– Used to maintain dominance: “the obvious purpose behind imposing the condition of MCC is to protect its dominance in the relevant market and to maximize its profit. In the music industry, nobody is sure about the popularity of a song unless it is released and played in the market. By way of ensuring the minimum play out, the opposite party also gets advantage in procurement of music from film producers.”
T-Series said that minimum guarantees and high pricing is a means of addressing the decline in physical sales of music:
What About Digital? MGs should go
While this order is applicable to FM Radio stations only, we wonder if the precedence set can be used for addressing the impact of minimum guarantees in the digital domain – both in case of Mobile VAS and online streaming. Our stand on MGs is clear: exclusivity and high cost of access to music means that there is lower competition in terms of improving the consumer benefit. Earlier this year, we had outlined the ideal scenario from a consumer point of view:
…music labels should become music operators: like mobile operators, adopt a prepaid system for usage of services. Set up the black box (Mime360 again), standardize licensing, and allow anybody to come and deposit money, and license music. Make this frictionless – no negotiations, no minimum guarantees. Put money in, and license a standard number of streams. Choose a different option, and license music downloads for your store. If a brand like MTS (which has done some great work associating with independent music online) wants to set up a music streaming service portal with their own catalog, or license music for rewarding their customers for signing up for a mobile data plan, or host a contest with an album as a prize, it should be easy. Fight piracy by getting rid of the friction that prevents consumers from consuming music.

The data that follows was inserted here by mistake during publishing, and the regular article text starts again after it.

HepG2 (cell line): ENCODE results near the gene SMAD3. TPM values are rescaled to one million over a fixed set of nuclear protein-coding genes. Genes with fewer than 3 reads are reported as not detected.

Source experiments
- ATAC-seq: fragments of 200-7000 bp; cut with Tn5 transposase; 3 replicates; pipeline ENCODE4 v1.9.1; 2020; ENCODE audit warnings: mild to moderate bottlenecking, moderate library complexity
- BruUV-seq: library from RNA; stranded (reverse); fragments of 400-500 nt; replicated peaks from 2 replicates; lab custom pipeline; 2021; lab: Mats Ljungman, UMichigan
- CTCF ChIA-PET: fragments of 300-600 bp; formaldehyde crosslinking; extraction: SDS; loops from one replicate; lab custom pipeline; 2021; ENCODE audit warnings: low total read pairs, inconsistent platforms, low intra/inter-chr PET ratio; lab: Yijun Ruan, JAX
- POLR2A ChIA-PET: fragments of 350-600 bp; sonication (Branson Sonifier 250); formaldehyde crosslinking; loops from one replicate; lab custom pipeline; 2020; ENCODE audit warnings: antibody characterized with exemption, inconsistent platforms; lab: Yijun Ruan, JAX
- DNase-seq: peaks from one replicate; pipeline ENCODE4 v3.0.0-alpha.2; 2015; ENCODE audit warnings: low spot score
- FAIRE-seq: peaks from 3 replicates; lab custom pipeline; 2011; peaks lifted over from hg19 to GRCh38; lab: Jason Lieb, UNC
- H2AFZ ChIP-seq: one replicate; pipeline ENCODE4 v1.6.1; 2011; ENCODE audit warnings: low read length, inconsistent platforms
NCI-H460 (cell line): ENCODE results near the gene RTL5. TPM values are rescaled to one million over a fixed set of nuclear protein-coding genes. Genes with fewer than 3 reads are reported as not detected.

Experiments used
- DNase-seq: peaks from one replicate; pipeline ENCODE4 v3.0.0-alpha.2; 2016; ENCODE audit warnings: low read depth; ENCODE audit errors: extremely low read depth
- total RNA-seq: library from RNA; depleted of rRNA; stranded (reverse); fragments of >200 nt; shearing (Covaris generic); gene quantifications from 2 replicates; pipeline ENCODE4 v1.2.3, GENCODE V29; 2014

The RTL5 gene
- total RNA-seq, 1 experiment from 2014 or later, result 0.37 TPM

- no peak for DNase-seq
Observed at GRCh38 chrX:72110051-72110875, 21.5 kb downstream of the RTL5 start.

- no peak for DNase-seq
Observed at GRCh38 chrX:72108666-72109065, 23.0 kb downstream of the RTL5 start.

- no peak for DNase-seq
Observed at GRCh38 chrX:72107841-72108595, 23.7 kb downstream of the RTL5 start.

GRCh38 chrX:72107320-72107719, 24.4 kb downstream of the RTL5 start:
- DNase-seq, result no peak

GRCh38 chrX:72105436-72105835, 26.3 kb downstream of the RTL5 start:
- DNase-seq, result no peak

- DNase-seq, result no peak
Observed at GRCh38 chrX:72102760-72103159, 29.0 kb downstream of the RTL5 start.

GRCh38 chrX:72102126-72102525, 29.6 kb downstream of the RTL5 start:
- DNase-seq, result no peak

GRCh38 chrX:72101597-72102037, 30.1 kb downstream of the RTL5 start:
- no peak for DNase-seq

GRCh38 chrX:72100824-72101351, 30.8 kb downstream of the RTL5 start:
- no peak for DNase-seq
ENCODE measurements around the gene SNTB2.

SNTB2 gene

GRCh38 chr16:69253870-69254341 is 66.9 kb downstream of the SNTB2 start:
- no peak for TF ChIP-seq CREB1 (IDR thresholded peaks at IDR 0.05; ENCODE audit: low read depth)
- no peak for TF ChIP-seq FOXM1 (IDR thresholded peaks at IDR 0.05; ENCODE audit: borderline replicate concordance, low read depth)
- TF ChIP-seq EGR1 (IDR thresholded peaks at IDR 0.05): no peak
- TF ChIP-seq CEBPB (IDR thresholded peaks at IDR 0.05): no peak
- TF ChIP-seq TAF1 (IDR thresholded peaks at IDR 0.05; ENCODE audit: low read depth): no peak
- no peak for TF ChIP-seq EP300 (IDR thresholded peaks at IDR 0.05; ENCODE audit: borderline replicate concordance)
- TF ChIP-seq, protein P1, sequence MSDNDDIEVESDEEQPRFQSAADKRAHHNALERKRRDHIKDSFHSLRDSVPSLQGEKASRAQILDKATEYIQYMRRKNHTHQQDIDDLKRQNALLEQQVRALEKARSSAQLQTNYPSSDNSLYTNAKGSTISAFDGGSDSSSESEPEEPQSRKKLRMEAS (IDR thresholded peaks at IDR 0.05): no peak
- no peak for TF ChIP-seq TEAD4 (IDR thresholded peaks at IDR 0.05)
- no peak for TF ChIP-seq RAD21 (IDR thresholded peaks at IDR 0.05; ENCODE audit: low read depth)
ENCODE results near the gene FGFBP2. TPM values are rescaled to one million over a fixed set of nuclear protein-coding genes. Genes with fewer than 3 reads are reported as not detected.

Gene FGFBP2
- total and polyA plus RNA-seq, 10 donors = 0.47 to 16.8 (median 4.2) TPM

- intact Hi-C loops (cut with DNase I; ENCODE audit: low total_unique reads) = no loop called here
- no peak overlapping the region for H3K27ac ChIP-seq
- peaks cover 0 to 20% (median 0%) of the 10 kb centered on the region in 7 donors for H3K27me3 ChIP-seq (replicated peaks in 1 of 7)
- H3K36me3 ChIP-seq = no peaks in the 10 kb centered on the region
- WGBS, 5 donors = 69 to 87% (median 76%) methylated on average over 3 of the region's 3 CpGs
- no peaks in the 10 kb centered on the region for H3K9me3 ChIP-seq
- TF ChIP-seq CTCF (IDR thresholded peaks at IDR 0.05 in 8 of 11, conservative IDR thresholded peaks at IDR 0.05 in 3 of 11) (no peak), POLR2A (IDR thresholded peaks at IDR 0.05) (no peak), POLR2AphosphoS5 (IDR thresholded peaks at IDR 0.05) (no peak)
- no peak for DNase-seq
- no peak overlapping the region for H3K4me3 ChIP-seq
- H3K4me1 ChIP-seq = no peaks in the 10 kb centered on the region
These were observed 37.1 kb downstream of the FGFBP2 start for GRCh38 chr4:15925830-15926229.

Not excessive pricing
Note that while the CCI has been critical of minimum guarantees, its investigation did not find the pricing itself to be excessive or exploitative, in the absence of cost data. The investigation revealed three rates prevailing in the market:
(i) rate of PPL as per the Second Order of the Copyright Board. HT Media in 2011-12, paid Rs 404 per needle hour
(ii) rates negotiated by FM channels with other music companies like YRF. HT Media in 2011-12, paid Rs 450 per needle hour in 2011-12.
(ii) the rate that the opposite party (T-Series) charges, which have been found to be the highest rates in the radio industry. In 2011-12, it charged Rs 661 per needle hour.
T-Series President Neeraj Kalyan, “has admitted that rates charged to the Government FM stations is approximately INR 400-450 per needle hour”.
However, “The Commission notes that in the absence of the cost data it will be difficult, neigh impossible, to term the price charged by the opposite party at 661 INR per needle hour as unfair being excessive solely on the basis that it is higher than the price charged by the competitors of the opposite party. In view of all factors discussed in the preceding paragraphs above, the Commission holds that a case of excessive pricing has not been made out against the opposite party.”